Section 60115(b)(4)(A) is amended by striking State commissioners. The Secretary shall consult with the national organization of State commissions before selecting those 2 individuals. and inserting State officials. The Secretary shall consult with national organizations representing State commissioners or governors when making a selection under this subparagraph..

8.

Inspection report information

(a)

In general

Not later than 30 days after the completion of a pipeline safety inspection, the Administrator of the Pipeline and Hazardous Materials Safety Administration, or the head of the agency leading the inspection, shall—

(1)

conduct a post-inspection briefing with the operator outlining concerns, and to the extent practicable, provide written preliminary findings of the inspection; or

(2)

issue to the operator a final report, notice of amendment of plans or procedures, safety order, or corrective action order.

(b)

Report

(1)

In general

The Administrator shall submit an annual report to Congress regarding—

(A)

the actions that the Pipeline and Hazardous Materials Safety Administration has taken to ensure that inspections by State authorities provide effective and timely oversight; and

(B)

statistics relating to the timeliness of the actions described in paragraphs (1) and (2) of subsection (a).

(2)

Cessation of effectiveness

Paragraph (1) shall cease to be effective on September 30, 2019.

9.

Improving location mapping technology

(a)

Study

The Secretary of Transportation, in consultation with stakeholders, shall conduct a study on improving damage prevention through technological improvements in location and communications practices to prevent accidental excavation damage to a pipe or its coating, including considerations of technical, operational, and economic feasibility.

(b)

Contents

The study under subsection (a) shall include—

(1)

an identification of any methods that could improve damage prevention through location and mapping data in an effort to reduce unintended releases caused by excavation;

(2)

an analysis of how increased use of GPS digital mapping technologies, predictive analytic tools, public awareness initiatives, including one-call initiatives, the use of mobile devices, and other advanced technologies could supplement existing one-call notification and damage prevention programs to reduce the frequency and severity of incidents caused by excavation damage;

(3)

an analysis of the feasibility of a national data repository for pipeline excavation accident data that creates standardized data models for storing and sharing pipeline accident information; and

(4)

an identification of opportunities for stakeholder engagement in preventing excavation damage.

(c)

Report

Not later than 1 year after the date of the enactment of this Act, the Secretary of Transportation shall submit a report to the Committee on Commerce, Science, and Transportation of the Senate and the Committee on Transportation and Infrastructure of the House of Representatives regarding the study under this section, including recommendations, that include the consideration of technical, operational, and economic feasibility, on how to incorporate technological improvements and practices that may help prevent accidental excavation damage.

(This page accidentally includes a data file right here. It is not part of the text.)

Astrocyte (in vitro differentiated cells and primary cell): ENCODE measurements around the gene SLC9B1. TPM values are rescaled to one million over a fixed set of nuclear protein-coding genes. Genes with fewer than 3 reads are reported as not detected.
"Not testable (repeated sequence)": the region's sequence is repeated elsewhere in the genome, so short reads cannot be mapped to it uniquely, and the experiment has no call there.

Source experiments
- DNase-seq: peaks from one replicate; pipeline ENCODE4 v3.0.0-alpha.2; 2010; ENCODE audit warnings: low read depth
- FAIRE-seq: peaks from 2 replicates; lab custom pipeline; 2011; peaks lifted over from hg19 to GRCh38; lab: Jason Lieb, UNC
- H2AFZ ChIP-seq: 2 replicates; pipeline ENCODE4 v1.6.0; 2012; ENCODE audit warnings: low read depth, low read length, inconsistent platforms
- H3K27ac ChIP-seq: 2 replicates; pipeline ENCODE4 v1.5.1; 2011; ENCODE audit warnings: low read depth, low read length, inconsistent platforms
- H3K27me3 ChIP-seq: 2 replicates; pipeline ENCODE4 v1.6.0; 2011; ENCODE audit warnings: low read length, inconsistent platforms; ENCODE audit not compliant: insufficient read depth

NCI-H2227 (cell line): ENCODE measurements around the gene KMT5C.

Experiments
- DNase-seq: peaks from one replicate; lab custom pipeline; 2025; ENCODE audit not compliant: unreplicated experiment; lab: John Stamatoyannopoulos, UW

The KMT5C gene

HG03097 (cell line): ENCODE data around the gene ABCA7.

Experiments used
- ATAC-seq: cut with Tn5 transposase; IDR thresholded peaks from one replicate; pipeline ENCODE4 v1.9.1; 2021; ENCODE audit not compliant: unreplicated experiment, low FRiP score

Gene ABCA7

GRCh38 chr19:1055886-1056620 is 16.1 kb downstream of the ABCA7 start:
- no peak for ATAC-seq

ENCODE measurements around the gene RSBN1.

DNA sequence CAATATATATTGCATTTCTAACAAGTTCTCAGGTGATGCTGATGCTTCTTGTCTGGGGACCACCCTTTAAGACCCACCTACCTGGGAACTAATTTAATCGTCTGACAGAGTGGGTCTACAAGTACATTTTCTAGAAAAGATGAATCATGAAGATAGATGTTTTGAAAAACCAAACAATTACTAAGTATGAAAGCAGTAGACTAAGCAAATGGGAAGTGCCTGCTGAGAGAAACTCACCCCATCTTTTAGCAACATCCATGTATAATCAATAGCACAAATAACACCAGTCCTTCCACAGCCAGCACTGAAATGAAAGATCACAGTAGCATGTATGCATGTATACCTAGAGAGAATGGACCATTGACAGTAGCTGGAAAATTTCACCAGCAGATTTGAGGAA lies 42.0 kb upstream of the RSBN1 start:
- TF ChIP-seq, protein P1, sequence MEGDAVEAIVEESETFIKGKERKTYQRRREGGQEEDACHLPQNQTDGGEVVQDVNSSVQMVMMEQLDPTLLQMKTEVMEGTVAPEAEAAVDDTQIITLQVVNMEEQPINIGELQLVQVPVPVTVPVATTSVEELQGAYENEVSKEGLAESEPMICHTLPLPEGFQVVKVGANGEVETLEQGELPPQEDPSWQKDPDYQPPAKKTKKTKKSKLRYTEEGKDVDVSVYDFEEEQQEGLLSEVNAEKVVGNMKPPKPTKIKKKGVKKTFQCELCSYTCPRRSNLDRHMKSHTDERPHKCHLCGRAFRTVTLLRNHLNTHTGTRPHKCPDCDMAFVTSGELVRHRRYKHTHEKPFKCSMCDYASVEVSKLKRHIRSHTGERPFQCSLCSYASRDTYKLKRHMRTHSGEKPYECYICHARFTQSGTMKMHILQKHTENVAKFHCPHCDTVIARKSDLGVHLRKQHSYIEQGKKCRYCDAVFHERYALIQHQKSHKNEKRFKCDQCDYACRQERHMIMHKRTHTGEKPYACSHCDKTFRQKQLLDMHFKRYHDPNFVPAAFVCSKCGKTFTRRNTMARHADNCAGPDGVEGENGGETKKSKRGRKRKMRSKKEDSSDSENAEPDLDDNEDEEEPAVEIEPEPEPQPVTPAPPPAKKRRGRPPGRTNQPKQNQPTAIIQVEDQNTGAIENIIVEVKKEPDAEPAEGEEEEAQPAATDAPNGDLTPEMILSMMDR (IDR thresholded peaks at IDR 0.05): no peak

10.

Workforce of Pipeline and Hazardous Materials Safety Administration

(a)

Review

Not later than 1 year after the date of the enactment of this Act, the Administrator of the Pipeline and Hazardous Materials Safety Administration shall submit to Congress a review of Pipeline and Hazardous Materials Safety Administration staff resource management, including geographic allocation plans, hiring challenges, and expected retirement rates and strategies. The review shall include recommendations to address hiring challenges, training needs, and any other identified staff resource challenges.

(b)

Critical hiring needs

(1)

In general

Beginning on the date on which the review is submitted under subsection (a), the Administrator may certify to Congress, not less frequently than annually, that a severe shortage of qualified candidates or a critical hiring need exists for a position or group of positions in the Pipeline and Hazardous Materials Safety Administration.

(2)

Direct hire authority

Notwithstanding sections 3309 through 3318 of title 5, United States Code, the Administrator, after making a certification under paragraph (1), may hire a candidate for the position or candidates for the group of positions, as applicable.

(3)

Terminations of effectiveness

The direct hire authority provided under paragraph (2) shall terminate on September 30, 2019.

11.

Research and development

(a)

In general

In developing a research and development program plan under paragraph (3) of section 12(d) of the Pipeline Safety Improvement Act of 2002 (49 U.S.C. 60101 note), the Administrator of the Pipeline and Hazardous Materials Safety Administration, in consultation with the Assistant Secretary for Research and Technology, shall—

(1)

detail compliance with the consultation requirement under paragraph (2) of such section;

(2)

provide opportunities for joint research ventures with non-Federal entities, whenever practicable and appropriate, to leverage limited Federal research resources; and